The two-hour stalk had been exhilarating.  I had closed to within a hundred yards on this buck; he had made it to 300 yards when I heard my father's words one more time.  Now he lay only yards from Dad's last pronghorn.  The signs were there, and they were powerful.  This would be my last antelope.
           
 As I write this story in the Minneapolis-St.Paul airport headed home, I realize that taking this champion was a synthesis of two very basic, many times difficult elements; stalking and shooting.  I had learned to stalk pronghorns pretty much on my own, but the shooting skill had come from my father.  We were a team on many hunting and fishing trips to Wyoming, and we were a team once again.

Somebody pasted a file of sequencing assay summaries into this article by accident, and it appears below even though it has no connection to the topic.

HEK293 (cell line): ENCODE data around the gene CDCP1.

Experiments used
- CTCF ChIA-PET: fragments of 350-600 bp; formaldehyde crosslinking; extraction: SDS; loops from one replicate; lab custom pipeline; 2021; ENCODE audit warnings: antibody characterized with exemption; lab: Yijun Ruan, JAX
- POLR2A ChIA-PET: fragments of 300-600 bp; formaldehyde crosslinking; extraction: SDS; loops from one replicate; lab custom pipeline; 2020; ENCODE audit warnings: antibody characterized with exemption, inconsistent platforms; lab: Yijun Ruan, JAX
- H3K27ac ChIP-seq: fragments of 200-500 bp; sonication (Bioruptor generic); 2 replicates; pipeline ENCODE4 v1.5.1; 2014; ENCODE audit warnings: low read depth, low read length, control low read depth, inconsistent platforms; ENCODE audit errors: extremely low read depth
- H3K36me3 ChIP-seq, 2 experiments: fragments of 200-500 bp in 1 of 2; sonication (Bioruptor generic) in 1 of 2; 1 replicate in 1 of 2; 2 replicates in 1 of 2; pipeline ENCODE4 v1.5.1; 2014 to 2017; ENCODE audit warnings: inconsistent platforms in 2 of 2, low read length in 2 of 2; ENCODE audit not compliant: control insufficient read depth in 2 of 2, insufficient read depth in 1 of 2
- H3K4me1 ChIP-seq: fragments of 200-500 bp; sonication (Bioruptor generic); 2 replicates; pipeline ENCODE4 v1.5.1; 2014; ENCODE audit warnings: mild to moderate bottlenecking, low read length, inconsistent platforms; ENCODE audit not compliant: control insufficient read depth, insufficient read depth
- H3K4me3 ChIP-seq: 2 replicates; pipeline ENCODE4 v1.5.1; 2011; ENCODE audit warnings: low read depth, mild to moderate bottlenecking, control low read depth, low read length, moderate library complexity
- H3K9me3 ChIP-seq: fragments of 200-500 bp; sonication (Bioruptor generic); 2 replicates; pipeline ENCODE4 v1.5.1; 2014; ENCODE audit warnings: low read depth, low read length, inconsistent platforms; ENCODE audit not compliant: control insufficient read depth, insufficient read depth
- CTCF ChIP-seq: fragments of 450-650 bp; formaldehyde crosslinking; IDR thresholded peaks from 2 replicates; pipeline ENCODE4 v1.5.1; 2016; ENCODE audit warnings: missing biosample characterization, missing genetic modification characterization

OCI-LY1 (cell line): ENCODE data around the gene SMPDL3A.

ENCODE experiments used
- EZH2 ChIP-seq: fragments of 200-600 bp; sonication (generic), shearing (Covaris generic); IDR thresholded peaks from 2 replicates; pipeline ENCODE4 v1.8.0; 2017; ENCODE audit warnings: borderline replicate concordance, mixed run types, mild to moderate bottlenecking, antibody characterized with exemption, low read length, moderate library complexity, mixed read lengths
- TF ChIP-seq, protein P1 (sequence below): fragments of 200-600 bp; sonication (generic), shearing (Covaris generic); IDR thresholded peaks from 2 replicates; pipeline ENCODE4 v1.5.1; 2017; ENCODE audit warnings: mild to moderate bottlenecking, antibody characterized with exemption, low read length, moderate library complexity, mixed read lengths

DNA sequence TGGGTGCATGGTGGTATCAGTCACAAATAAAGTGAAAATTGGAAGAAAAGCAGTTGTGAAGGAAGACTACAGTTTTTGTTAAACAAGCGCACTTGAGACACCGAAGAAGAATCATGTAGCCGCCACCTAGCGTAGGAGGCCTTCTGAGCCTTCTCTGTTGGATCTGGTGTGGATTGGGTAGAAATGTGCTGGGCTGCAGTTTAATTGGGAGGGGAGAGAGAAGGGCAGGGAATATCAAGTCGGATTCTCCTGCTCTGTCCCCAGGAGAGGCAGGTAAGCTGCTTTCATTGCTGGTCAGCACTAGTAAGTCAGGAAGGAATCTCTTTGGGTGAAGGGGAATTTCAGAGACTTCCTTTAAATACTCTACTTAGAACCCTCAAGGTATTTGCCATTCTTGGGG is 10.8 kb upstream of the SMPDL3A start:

Van was right. Dad would have liked that. That day, I connected with the Oglala Souix, this truly was spirit land.
Story by Ric Hunter


If you enjoyed this story, try:
           Bill Howard's Outdoors Memorable Hunt

           Bill Howard's Outdoors Dream Hunt-Alligator!


Bill Howard writes a weekly outdoors column for the Wilson Times and Yancey County News and the bowhunting blog site GiveEmTheShaft.com. He is a Hunter Education and International Bowhunter Education instructor, lifetime member of the North Carolina Bowhunters Association, Bowhunter Certification Referral Service Chairman, member and official measurer of Pope and Young, and a regular contributor to North Carolina Bowhunter Magazine.